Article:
By Joe Jarvis
980 days before election day 2020, Trump announced his intention to run for re-election.
This is the perpetual election cycle that the United States lives in. And it is what Trump is good at. He is an entertainer. He is the perfect distraction. When the focus is on Trump, nothing substantial gets discussed.
It would be better to talk about what is getting planted in the garden, which cryptocurrencies have potential, or whatever interests you and matters in your life. But people talk about what Trump wants to talk about.
Scandals didn’t hurt Obama because the media didn’t report on them. But scandals run off Trump, like rain off a duck, even though the media constantly try to soak him. Most of these “scandals” have nothing behind them. In fact, the true scandals hardly even get discussed.
The public is so desensitized to Trump bashing that they don’t pay attention to which is which. Like a magician, Trump keeps the focus on what he wants you to see, and the slight of hand is missed.
Trump understands and exploits the media attention. He knows that most people are not really interested in government policy. They talk about elections and campaigns. They want the drama, the reality TV show coverage of the event. They treat elections like a sporting event.
And as a reality TV show star, Trump is right at home in the controversy of the campaign. He knows that it sells. He knows how to work the crowd. And he knows that keeping him on the minds of every American is his most sure-fire way of getting re-elected.
The constant election media coverage has a divisive effect on America. It pits one side against another and perpetuates an “us versus them” mentality. It is always about who is dominating who, and the contest to get back on top.
Somehow the media convinces the public that there are only two sides in such a diverse world. Every individual has their own interests, but somehow this is boiled down to Republican versus Democrat.
And then the two sides just happen to come together to approve massive military expenditures, and trillion dollar deficits. They even come together to renew secret FISA courts’ authority to spy on Americans, at the exact same time the party that controls both Houses of Congress releases a memo criticizing the court!
Meanwhile, the voters are left to quarrel amongst themselves. The more divisions among the populace the better. Politicians can exploit these for votes. They tailor their message depending on the specific demographic. It can be black versus white, rich versus poor, rural versus urban, man versus woman, straight versus gay, and so on.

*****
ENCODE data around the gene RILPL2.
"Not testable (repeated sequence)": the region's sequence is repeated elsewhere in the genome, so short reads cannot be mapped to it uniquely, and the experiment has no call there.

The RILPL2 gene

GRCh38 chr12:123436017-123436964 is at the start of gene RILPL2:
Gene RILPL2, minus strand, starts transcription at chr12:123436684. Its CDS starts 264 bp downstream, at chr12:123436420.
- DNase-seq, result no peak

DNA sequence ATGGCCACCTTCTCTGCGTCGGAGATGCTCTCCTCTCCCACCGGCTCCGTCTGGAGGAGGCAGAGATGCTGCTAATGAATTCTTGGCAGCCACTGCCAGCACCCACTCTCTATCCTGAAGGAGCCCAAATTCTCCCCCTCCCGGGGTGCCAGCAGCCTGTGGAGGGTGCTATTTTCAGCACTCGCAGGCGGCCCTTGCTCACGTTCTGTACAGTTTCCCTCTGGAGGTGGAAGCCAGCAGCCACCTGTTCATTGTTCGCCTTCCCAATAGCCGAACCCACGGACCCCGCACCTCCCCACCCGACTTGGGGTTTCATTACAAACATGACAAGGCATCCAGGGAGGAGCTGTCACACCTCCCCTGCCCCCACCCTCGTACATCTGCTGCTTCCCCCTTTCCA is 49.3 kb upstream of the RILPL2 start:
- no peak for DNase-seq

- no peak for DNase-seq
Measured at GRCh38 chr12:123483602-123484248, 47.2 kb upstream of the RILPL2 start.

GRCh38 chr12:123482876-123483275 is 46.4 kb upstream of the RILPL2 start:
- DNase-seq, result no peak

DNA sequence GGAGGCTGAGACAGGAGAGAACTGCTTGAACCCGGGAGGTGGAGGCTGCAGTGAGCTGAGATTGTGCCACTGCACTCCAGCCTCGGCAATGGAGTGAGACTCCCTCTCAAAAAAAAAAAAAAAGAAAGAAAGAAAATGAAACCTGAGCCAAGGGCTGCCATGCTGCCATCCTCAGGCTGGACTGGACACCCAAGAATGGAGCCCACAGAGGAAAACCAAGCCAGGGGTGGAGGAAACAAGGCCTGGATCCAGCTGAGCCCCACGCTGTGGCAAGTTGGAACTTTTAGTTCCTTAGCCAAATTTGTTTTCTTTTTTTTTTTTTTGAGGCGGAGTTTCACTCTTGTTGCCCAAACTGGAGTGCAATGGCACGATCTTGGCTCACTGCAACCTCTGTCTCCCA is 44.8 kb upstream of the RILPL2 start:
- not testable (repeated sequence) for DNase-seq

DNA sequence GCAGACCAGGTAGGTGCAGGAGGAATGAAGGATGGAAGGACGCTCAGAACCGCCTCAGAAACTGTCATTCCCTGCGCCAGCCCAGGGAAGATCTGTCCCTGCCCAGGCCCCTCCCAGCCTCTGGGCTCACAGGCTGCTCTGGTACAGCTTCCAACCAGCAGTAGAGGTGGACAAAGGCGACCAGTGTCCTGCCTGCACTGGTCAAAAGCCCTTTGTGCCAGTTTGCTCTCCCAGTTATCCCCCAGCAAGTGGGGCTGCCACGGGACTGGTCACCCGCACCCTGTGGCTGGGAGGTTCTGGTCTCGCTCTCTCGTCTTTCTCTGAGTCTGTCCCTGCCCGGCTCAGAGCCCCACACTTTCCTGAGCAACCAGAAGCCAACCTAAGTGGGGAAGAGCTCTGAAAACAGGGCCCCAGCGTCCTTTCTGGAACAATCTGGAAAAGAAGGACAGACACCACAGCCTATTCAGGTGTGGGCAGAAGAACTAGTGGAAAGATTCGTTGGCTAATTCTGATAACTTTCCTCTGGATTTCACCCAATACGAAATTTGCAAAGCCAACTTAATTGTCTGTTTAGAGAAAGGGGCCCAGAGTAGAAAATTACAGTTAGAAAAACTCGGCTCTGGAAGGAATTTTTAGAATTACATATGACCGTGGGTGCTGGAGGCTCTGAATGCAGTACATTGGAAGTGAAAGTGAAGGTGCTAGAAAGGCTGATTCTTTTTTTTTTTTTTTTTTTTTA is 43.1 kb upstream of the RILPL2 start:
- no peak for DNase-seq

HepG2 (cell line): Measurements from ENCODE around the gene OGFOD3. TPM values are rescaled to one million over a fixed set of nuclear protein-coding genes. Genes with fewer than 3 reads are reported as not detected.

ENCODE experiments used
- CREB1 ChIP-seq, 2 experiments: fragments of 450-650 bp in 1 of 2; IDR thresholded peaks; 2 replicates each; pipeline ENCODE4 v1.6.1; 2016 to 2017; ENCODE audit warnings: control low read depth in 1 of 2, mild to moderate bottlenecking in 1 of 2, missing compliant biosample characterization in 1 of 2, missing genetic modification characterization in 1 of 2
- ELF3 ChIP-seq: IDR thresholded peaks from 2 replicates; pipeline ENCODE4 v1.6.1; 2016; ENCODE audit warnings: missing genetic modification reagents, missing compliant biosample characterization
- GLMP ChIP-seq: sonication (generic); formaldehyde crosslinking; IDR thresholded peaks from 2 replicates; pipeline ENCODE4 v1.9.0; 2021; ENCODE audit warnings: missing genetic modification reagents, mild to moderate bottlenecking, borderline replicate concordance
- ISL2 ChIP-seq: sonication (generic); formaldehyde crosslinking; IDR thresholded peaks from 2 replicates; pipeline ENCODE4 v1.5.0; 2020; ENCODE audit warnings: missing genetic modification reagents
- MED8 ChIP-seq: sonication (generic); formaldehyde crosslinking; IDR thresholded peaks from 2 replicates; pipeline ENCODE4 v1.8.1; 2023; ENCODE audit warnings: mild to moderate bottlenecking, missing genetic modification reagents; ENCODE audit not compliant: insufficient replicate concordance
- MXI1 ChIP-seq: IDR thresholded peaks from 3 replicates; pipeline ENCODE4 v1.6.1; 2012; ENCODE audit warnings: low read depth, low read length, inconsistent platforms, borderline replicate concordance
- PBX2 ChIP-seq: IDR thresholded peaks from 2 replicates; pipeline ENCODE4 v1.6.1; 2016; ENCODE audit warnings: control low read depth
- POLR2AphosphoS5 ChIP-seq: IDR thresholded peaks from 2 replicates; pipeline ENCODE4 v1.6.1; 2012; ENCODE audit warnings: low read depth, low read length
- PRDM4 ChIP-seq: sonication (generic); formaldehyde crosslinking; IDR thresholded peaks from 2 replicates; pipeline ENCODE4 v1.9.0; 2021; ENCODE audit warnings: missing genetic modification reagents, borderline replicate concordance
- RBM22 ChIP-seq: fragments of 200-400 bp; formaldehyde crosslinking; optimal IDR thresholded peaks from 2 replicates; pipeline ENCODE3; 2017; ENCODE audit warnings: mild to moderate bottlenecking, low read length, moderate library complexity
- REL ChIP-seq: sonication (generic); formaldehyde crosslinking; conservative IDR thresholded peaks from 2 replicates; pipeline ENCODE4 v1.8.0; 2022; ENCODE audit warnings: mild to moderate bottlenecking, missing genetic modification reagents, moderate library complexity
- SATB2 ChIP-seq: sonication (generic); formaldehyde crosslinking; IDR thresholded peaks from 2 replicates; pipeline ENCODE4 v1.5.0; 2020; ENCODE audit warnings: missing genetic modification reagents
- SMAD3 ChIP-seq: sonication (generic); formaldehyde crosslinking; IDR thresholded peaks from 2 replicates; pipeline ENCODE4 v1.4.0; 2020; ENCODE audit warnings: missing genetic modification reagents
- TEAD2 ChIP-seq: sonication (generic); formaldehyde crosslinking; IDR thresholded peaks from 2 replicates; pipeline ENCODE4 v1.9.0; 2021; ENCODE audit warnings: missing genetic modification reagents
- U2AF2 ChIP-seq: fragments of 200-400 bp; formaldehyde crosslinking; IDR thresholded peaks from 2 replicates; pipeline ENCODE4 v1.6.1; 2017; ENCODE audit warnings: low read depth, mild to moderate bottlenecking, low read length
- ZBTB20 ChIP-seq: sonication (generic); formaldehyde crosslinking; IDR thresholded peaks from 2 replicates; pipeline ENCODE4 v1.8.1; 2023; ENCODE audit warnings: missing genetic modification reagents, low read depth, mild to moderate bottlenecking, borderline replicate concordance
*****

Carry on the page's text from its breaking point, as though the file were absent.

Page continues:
But none of these divisions would stay on anyone’s mind without the government constantly inserting the inflammatory talking points. And they do this most effectively on the campaign trail. That is when the clashes between candidates occur, and the voters are expected to mirror these.
When normal people mingle, they end up finding common ground. They’re not so bad, they think, maybe our differences aren’t so important after all. But then politics enters the scene and hatred froths to the surface. Innocent people are accused of hate speech, racism, murdering children, hating the poor, hating immigrants and so on.
Part of the problem is that individuals should be able to go their separate ways, but we are all forced under the big 320 million person umbrella of the United States. Political fractures are good for society when one group can’t force their will on another. But people are in a struggle for power because if they don’t assert themselves, someone else will dominate them.
These sentiments are manufactured by the media and the perpetual political cycle. If no one had the power to ruin our lives with legislation, to steal from us or for us, then there would be no friction. Individuals would go their own ways, and interact when they wanted to. They could disassociate as they please, and team up when they want.
The political process smashes otherwise peaceful people into each other until something snaps.
The media tells us that it is right to pay attention to political campaigns for the sake of democracy. We the voters are the gatekeepers of the government and have ultimate control over the country.
Of course, this is false. It is entirely out of an individual’s control to affect the outcome of an election. once you get down to the local level it matters a little bit more. But we are bombarded daily with national politics.
Congress used to meet for a couple months each year. The congressmen had real jobs and were only compensated for the time they spent away from their farms and businesses. They addressed problems–now they create them and exploit the call for a solution. They sit around thinking of what to spend our money on, how they can take more of it, and how to position themselves for re-election.
The President was never meant to be on the public’s mind 24/7. What he does really shouldn’t affect our lives. But it does affect our lives in a world of perpetual policymaking. It affects us as control centralizes in the hands of DC politicians instead of the states, and local governments, but most importantly, individuals.
My best suggestion is to argue with actions, not words. Live the life you deserve, the life that makes you a free individual. The government talks big and thumps its chest, but really they just make an example of a few people and the rest fall in line. Fly under the radar, refuse to engage with the divisive politics, and let people judge you by your actions and lifestyle.